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CASTLE MALTING NEWS in partnership with www.e-malt.com Italian
30 November, 2020



Brewing news New Zealand: Brewing industry worth estimated at NZ$2.7 bln in year to March 2020

Research from New Zealand Institute of Economic Research (NZIER) has revealed the brewing industry in New Zealand is a significant contributor to the economy. The research shows the brewing industry provides both strong GDP input and is a considerable source of revenue for the government, Voxy.co.nz reported on November 30.

The findings released on November 30, follow research commissioned by The Brewers Association of New Zealand to key evaluate areas of the Brewing industry and its contribution to the economy.

The study reveals that from grain to glass, the New Zealand brewing industry was worth NZ$2.7 billion in the year to March 2020. Within this value chain, NZ$634 million in value added (GDP).

The brewing industry also supports over 7000 jobs through brewing and the purchase of intermediate inputs to the brewing process, paying over NZ$470 mln in wages.

"It’s really important to acknowledge the significant contribution to the New Zealand economy the brewing sector provides. Especially at a time when economic conditions are tough" said Dylan Firth, Executive Director of The Brewers Association of New Zealand Mr Firth highlighted the significant revenue which is received by the government with the brewing industry contributing NZ$810 million last year in GST (NZ$407 mln) and Excise Tax (NZ$403 mln).

"While it is great to acknowledge the fantastic contribution the brewing sector makes to New Zealand. There is no doubt COVID-19 has impacted the sector. The value of the sector and GDP data in this report are for the year-end March 2020 and hence the full impact of COVID-19 is not yet captured in the data. However, on-licence sales are likely to be the most impacted by COVID-19, as both a lack of tourism, forced closures and social distancing requirements will have impacted sales on-licenced establishments." Said Firth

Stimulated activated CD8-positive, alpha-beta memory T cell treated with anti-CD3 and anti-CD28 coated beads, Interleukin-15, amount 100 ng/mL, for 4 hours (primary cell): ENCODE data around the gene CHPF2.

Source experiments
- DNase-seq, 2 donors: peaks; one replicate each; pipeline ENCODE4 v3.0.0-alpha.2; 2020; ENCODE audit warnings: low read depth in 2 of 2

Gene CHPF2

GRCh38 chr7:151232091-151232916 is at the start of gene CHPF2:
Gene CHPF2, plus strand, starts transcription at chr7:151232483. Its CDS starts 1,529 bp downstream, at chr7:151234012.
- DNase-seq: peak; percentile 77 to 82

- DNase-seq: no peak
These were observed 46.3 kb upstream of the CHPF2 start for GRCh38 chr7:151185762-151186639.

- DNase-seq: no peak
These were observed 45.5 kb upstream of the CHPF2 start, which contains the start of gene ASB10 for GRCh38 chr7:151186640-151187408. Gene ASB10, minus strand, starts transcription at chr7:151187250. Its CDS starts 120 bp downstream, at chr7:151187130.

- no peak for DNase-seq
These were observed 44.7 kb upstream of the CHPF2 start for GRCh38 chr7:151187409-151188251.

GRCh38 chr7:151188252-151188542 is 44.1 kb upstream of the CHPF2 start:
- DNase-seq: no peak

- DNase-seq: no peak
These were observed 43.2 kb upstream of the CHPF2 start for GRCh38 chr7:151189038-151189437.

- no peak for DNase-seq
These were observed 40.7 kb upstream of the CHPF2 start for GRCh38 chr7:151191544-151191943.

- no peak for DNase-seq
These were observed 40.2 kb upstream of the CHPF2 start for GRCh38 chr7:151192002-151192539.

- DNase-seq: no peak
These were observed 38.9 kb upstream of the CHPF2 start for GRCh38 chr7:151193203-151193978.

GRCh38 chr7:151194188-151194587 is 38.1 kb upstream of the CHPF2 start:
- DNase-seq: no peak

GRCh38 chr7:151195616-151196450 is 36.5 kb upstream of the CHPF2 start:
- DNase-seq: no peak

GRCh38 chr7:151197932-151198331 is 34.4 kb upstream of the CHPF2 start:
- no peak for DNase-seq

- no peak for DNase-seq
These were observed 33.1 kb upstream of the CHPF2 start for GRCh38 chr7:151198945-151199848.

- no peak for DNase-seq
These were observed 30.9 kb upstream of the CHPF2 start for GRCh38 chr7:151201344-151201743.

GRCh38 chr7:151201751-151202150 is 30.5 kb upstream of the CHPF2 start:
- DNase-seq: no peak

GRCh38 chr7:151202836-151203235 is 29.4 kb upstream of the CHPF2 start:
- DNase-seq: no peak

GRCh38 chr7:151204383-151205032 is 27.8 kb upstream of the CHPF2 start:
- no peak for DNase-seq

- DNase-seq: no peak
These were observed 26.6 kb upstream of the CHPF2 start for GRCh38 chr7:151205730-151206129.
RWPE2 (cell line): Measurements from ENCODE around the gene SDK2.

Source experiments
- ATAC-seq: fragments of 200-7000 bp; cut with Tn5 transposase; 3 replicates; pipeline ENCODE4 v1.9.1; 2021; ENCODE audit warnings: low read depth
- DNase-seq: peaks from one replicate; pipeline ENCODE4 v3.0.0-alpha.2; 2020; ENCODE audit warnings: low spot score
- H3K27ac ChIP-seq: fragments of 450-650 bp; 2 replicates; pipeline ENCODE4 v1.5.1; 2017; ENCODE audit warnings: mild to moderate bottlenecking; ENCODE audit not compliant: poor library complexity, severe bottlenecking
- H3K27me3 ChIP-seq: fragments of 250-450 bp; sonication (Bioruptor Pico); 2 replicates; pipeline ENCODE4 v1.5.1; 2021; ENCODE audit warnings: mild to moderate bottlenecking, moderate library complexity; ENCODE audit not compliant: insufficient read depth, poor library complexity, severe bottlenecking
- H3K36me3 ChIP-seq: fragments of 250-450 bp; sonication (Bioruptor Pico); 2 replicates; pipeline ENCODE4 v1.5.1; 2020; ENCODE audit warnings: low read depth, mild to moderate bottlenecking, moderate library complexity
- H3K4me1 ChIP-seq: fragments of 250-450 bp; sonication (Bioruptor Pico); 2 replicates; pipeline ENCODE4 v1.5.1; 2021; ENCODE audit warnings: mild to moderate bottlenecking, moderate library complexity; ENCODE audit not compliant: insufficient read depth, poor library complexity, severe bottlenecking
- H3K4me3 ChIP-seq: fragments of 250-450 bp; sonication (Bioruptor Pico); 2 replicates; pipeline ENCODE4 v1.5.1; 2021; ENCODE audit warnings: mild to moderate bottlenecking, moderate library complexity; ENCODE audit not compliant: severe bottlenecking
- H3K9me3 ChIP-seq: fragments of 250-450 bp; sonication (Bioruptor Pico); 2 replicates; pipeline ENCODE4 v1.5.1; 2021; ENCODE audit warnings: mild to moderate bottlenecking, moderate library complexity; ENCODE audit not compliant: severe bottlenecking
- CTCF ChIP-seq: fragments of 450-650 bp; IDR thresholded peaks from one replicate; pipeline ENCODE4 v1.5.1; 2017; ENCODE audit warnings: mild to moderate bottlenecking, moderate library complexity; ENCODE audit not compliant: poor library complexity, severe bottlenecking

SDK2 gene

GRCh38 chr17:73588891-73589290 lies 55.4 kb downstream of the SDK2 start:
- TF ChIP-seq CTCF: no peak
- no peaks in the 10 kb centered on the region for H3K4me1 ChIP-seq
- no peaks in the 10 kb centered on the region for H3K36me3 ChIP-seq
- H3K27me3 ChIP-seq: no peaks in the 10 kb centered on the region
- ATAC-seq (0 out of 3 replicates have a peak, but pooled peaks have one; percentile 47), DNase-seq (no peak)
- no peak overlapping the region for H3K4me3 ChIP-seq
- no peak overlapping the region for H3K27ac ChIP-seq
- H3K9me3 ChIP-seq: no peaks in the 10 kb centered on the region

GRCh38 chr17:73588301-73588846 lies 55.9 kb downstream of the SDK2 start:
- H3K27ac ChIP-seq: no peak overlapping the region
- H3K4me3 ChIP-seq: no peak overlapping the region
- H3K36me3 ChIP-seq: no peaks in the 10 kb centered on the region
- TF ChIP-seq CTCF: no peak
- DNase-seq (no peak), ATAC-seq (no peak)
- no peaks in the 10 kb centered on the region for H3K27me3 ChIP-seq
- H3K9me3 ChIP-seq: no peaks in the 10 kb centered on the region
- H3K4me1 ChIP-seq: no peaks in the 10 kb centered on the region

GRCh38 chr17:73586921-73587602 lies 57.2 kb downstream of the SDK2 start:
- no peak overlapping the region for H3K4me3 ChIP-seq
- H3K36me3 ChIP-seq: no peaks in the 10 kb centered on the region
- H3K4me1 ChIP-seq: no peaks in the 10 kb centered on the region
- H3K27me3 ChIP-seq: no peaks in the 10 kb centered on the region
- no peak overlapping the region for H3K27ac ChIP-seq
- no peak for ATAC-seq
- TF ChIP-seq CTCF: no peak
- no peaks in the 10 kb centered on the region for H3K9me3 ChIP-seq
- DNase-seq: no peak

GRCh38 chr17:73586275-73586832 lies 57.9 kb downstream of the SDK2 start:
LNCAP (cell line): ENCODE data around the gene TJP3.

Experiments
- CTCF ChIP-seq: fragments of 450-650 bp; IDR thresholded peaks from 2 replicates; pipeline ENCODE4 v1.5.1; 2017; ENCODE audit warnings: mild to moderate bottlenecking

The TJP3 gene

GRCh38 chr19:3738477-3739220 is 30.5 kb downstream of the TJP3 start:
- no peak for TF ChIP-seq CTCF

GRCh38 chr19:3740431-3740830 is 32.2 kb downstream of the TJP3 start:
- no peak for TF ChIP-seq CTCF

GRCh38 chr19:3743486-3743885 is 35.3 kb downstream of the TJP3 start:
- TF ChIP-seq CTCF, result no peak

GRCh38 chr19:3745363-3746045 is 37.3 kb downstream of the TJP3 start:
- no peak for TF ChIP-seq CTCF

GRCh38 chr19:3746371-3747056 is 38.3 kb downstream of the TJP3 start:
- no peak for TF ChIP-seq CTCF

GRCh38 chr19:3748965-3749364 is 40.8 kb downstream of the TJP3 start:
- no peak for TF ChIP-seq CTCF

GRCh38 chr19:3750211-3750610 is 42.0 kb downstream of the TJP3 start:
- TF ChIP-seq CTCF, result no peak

"The closure of licenced establishments due to the initial lockdown cost the industry an estimated NZ$300 million in sales. Even when taking into account a slight increase in off-premise sales in the June quarter." Said Firth

"Over the coming year the industry faces challenges with reduced demand from international visitors, as COVID-19 related border closures have reduced tourist numbers to a trickle.

Prior to COVID-19, tourists spent NZ$400 million on beer each year." Said Firth

"One of the most dramatic things from this report which we have seen in New Zealand over the past few years, is consumers move towards the low and no alcohol beers. Beers with low alcohol content (less than 1.15 percent) have seen huge growth with an increase of 256% in volume since 2015," said Firth.

"The Brewers Association supports the moderate and responsible consumption of beer the increase in the low and no category really reflects this in our society too. I think it is important for us to acknowledge the positive impact our sector has on both government revenue but in a social sense. There are positive social elements that come from sharing a beer with friends and family and we should celebrate that along with the fact the industry delivers strong economic value for the country."

"It is clear that New Zealand is still very much a nation that enjoys its beers and their variety. We boast 257 different breweries in this country, Compared to other countries, New Zealand (0.51) has more breweries per 10,000 people than the United Kingdom (0.42), Australia (0.29) and the United States (0.23). The opportunities for New Zealanders to enjoy the vast range of quality beers on offer certainly reflects on the value of the sector," he said.





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